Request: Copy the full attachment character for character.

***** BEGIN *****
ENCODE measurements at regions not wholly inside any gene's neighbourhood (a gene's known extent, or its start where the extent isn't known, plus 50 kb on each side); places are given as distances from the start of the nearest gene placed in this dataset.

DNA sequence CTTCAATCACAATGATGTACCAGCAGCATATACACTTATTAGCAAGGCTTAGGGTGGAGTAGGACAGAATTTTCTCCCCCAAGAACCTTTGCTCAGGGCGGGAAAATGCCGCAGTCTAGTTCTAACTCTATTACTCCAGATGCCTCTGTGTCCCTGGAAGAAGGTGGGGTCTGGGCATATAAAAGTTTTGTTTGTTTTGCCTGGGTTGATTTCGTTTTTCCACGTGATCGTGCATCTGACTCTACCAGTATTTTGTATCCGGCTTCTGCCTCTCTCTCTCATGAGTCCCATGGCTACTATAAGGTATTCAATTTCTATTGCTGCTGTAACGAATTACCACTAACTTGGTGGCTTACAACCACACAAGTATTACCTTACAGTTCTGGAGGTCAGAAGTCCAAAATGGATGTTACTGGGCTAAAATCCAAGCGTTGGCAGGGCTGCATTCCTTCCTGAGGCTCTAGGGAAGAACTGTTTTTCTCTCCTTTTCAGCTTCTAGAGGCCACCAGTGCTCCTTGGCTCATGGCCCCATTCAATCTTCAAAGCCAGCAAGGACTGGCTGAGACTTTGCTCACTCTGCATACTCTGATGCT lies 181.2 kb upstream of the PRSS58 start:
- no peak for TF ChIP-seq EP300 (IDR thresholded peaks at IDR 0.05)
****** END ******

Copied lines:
ENCODE measurements at regions not wholly inside any gene's neighbourhood (a gene's known extent, or its start where the extent isn't known, plus 50 kb on each side); places are given as distances from the start of the nearest gene placed in this dataset.

DNA sequence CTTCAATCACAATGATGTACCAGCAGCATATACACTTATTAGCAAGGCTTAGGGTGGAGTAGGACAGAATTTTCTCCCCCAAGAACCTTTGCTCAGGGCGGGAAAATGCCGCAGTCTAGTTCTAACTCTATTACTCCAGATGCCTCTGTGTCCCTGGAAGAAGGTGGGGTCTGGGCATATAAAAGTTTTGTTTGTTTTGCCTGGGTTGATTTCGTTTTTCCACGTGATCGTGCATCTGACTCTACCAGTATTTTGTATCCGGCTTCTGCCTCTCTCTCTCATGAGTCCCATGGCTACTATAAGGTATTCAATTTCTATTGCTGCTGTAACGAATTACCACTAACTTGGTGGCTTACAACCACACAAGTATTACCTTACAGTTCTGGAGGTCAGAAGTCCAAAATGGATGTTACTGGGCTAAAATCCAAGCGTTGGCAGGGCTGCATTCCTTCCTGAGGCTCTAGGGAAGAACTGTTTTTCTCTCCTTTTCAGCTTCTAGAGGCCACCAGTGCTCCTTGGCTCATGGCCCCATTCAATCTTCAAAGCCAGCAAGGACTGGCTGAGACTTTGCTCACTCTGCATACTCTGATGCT lies 181.2 kb upstream of the PRSS58 start:
- no peak for TF ChIP-seq EP300 (IDR thresholded peaks at IDR 0.05)